Each month, Omar and her team of medical professionals get on a boat with medicines and deliver medical services to people in approximately 15 villages, translating into roughly 1,000 patients per month.
Umra Omar won CNN Hero of the Year award in 2016 for her NGO that delivers lifesaving medical services to people residing in some of the most isolated and dangerous corners of Kenya. In 2016, Omar ventured out on a journey to create Safari Doctors, a community-based organization that continues to transform the lives of those that do not have access to medical services and basic life-saving resources. When Omar set out on her mission, she had to leave her one-year-old son in the care of her parents, while the activist and her team of doctors and nurses set off to open clinics across villages.
The organization is based in Lamu, Kenya, with a mission to “provide innovative, community-driven healthcare solutions that promote well-being for marginalized communities,” according to Safari Doctors’ website. The team specifically serves indigenous Aweer and Bajuni communities that live within the archipelago and on the mainland near the border with Somalia.
Each month, Omar and her team of medical professionals get on a boat with medicines and deliver medical services to people in approximately 15 villages, translating into roughly 1,000 patients per month. Together, the team works towards a variety of medical needs and requirements of the community, for example, child immunizations, communicable diseases, chronic conditions, pregnant women and mothers, and family planning. The team also has a youth Health Ambassadors program where it engages young men and women to participate in health education and educate others within the community so they can help facilitate the work of Safari Doctors.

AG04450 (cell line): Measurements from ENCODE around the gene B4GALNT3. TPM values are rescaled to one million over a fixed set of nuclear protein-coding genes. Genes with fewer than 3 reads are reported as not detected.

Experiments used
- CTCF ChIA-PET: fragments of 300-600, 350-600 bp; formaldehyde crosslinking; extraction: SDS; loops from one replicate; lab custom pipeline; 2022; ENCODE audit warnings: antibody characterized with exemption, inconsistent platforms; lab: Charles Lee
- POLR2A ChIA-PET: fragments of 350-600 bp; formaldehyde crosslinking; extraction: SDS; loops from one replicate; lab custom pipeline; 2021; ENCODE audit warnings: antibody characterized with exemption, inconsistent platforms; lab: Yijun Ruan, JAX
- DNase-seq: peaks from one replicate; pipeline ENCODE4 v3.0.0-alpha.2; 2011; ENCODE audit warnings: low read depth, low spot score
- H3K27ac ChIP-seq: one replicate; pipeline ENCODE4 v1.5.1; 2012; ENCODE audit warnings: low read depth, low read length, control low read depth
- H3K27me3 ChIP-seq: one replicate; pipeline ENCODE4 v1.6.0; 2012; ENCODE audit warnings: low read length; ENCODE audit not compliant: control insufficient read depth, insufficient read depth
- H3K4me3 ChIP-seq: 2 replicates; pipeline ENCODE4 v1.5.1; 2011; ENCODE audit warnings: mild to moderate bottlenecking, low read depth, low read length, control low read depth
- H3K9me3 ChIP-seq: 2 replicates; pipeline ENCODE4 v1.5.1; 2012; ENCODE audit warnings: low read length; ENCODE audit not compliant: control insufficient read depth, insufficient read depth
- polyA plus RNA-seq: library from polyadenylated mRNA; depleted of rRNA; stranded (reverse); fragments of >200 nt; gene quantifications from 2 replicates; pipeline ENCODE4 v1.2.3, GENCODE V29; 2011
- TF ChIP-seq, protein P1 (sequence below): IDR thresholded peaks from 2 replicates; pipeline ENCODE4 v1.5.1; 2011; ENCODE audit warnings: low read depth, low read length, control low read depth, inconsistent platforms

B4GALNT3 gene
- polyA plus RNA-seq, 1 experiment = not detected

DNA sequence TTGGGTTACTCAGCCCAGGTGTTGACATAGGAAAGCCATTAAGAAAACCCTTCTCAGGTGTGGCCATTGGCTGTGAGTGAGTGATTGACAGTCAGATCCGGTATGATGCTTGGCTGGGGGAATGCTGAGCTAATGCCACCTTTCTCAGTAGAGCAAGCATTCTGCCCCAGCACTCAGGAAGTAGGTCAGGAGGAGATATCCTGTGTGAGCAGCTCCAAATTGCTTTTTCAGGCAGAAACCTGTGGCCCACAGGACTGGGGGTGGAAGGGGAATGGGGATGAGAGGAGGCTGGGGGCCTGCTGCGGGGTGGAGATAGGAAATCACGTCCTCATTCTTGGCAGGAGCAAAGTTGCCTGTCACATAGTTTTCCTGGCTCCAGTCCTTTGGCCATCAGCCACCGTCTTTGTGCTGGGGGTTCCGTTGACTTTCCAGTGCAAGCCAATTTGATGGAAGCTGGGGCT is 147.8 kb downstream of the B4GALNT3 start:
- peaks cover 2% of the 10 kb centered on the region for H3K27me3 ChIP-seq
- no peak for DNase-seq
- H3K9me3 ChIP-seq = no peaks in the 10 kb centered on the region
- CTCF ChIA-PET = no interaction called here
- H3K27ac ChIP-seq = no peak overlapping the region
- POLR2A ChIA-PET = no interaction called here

The organization also has a wing, Safari Vets, that specifically caters to the well being and care of animals. It provides care for hundreds of animals while educating the community on healthy lifestyle practices. Due to her work within the community, Omar was awarded the 2017 United Nations Person of the Year award. According to the UN website, “Her recognition is as a result of her tireless efforts in delivering primary healthcare to over a dozen marginalized communities in her home County of Lamu.” The award recognizes Omar for her continuous work in helping Kenya achieve its sustainable development goals. Through her work, Omar is highlighting the most neglected members of the community that are often left without basic life supplies, leading to serious medical conditions.
Omar pursued her graduate studies in Washington, D.C., and returned to Lamu to address the dire medical conditions that her community members had been living in. In an interview with Hélène Stelian, Omar mentions, “Safari Doctors began with just a simple idea of wanting to make a difference in people’s wellbeing. All I had to do was raise four hundred dollars a month to pay for a nurse through the government and fuel a motorbike for him to go around different villages delivering primary healthcare. Consistency, persistence, and dedication are what water this seed of purpose into a tree and before you know it you are part of a forest of change.”
Omar and her crew travel through multiple means – boat, road and air to extend medical care to individuals and families living in the remotest and insecure regions. As a woman, her work is not easy but she continues to pay her visits, widen the scope of the programs and raises awareness on healthcare amongst members of the community. In an interview with Forbes, Omar describes the strong support from her family as the driving force behind the resilient pursue of her mission. She tells Forbes, “We come from a family of progressive men that have nurtured very strong women, despite all the misconceptions about our community – being Bajuni and Muslim. From my grandfather, who was adamant my mother should go to school, to my father who had a no-compromise attitude to education. My mother traveled abroad leaving an infant and a baby across continents in pursuit of higher education. All this while the community consider her and her husband to have flown over the cuckoo’s nest. Absolutely crazy. When many people think of feminists they think of the bold women, but one of the greatest feminists that I know is the compassionate and progressive man of a father that I have.”
To support Omar’s work, visit: www.safaridoctors.org